WHAT’S THE CONNECTION?
Updated: Jul 5
UNDERSTANDING HOW STRESS IMPACTS YOUR GUT, HORMONES & WEIGHT
The body is an ecosystem. The millions and millions of microorganisms that live inside of us, known as the human microbiome, coexist in balance with internal body processes that they help and enable. That is why when something breaks this balance, it results in a chain reaction that can affect the whole body. When the side effects of stress start acting on the gut it has an impact on the hormonal system. But it doesn’t stop there. Ultimately, all of these changes and imbalances impact weight, the immune system, and overall health, causing issues like Inflammatory Bowel Disease and Inflammatory Bowel Syndrome.
This is why it is important to learn methods and techniques to manage chronic stress and stop its impact in the gut, to keep hormones in balance, and know how to eat to combat the effects of stress and maintain a healthy weight. In this article I will explain how the gut and the hormonal system are connected, how this is impacted by stress, and what we can do to reverse these effects and maintain a healthy weight.
WHERE IS THE GUT-BRAIN-HORMONE CONNECTION?
We are just starting to understand the links between the gut and the central nervous system. We are now aware of the direct and constant communication route between the gut’s microbiome and the brain through the valgus nerve. There is even evidence that the gut microbiota may modulate brain development, function and behavior. When something upsets the gut’s balance, it can have an immediate effect on the brain. This is where stress comes in.
Saying it plainly, stress is a toxin. Stress impacts the body in a variety of ways and its effects are very real and destructive: it not only increases the heart rate, elevates blood pressure and tenses the muscles, but it commands the brain to produce stress hormones (adrenaline and cortisol), which naturally prepare the body for emergencies but that can also have long term effects when the stress response becomes a chronic occurrence. When whatever is causing the stress doesn’t go away, the stress hormones start to affect the cardiovascular, respiratory, muscular, reproductive, immune and digestive systems.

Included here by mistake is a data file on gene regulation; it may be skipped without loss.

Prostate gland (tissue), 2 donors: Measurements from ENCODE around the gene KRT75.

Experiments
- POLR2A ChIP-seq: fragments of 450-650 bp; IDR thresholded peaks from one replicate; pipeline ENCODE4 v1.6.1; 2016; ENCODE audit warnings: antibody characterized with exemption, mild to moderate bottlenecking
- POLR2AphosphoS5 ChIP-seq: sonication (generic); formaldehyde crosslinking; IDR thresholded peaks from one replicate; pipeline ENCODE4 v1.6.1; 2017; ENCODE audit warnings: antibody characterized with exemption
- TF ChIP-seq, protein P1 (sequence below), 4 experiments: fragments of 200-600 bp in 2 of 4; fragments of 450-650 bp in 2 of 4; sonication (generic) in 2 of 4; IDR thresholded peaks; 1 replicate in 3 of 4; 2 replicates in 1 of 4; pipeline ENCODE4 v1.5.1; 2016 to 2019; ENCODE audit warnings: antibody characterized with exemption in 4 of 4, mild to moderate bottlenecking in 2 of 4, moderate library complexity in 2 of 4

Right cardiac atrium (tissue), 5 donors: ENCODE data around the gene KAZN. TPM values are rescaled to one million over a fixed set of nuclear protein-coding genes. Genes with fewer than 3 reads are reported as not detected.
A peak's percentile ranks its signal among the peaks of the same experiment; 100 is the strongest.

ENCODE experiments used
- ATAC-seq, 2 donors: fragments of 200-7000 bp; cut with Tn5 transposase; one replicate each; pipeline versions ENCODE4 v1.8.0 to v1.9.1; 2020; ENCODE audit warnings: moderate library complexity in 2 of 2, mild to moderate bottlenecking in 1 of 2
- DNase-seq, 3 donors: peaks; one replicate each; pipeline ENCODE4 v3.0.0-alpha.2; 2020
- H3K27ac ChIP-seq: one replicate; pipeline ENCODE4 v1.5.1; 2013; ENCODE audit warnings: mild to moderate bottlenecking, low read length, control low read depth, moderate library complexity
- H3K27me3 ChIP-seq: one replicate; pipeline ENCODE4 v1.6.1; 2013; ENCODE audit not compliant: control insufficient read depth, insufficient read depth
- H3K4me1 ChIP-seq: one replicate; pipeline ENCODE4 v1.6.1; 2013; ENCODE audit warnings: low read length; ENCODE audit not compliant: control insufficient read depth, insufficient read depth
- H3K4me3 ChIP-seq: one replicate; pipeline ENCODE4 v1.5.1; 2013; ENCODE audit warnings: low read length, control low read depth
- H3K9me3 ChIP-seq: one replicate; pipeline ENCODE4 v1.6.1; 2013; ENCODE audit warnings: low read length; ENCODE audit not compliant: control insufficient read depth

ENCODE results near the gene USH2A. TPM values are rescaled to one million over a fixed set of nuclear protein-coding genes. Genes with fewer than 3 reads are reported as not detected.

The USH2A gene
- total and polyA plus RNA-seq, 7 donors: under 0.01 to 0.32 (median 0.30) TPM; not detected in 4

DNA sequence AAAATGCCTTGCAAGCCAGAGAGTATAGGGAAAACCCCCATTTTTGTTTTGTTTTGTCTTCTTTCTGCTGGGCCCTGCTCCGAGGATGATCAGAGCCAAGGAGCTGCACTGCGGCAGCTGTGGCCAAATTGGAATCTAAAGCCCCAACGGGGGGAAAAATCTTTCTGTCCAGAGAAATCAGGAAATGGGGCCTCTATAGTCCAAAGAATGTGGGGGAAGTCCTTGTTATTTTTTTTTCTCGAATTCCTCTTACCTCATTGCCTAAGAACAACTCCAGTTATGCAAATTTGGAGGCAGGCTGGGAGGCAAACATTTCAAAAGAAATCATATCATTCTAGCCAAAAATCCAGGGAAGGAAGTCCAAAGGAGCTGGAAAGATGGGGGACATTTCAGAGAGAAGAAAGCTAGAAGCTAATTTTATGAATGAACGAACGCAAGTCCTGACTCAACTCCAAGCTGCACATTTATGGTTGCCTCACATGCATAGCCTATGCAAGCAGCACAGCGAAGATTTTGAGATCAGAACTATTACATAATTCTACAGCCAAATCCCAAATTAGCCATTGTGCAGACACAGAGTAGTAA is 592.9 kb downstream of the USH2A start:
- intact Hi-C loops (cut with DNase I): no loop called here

STRESS HORMONES AND THE DIGESTIVE SYSTEM
The rush of stress hormones disrupts the digestive system in a variety of ways, affecting your digestive organs, the way that food moves through your body, and how we use food to cope with anxiety.
How do STRESS hormones play a role in digestion?
Feeds the bad bugs in the gut and causes them to proliferate
Affects the body’s ability to heal itself
Suppresses the immune system
One of the possible causes of Inflammatory Bowel Disease and Inflammatory Bowel Syndrome
Disrupts hormone levels
So the chemical signals that the brain sends to the body when faced with stress can affect every part of the digestive system. Therefore it is quite important to find effective ways and take measures to manage stress and protect our health. Besides actions like getting regular exercise or practice yoga and meditation, we can also fight stress when eating, turning the experience of having a meal into a mindful moment that can fill us with a sense of presence and calmness.
HOW TO EAT
We usually pay attention to what we eat, at times we are reminded on when to eat (like with Intermittent Fasting), but very seldom we focus on HOW to eat. Let’s remember that a person in stress mode, it might be more difficult to produce or secrete stomach acid, enzymes, or bile. So eating when stress interferes and hinders the digestion and absorption of food. Shifting focus on how to eat in order to have a relaxed experience with food can benefit everyone regardless of digestive issues.
As a general advice, we should always give a meal our full attention. If we eat when watching TV or playing with our phone, we eat on autopilot without giving the body a chance to relax and be consciously aware of our inner physical signals. So before starting:
Sit down, relax your body and don’t eat while standing up, walking, driving, etc.
Pause for 30 seconds
With these actions, we are telling the body that everything is alright and that what follows will be a time to relax. After the initial 30 seconds you can start the meal by chewing slowly and deliberately. Pause between bites so your body has time to process and secrete digestive enzymes, chemicals and hormones.. Take your time to appreciate food with all your senses, notice the color, smell, flavor, texture and temperature. Make eating time a space for relaxation and mindfulness.
It is a good idea for everyone to give their bodies 12 hours rest from digesting and absorbing. For most people, nighttime is the ideal time to do this. This means avoiding eating after dinner until breakfast the next morning.
These are just some of the actions you can take to manage stress and turn eating into a more fulfilling experience. There are a lot of techniques and practical tips that can help you to reduce the impact of stress on your hormonal balance and gut, and to achieve and maintain your healthy weight is a sustainable way.
Join the online class on July 13 & 15 and learn about:
The Gut-Hormone Connection
How to keep stress hormones in balance
How to eat in a way that will help your weight
How to manage stress and take care of your gut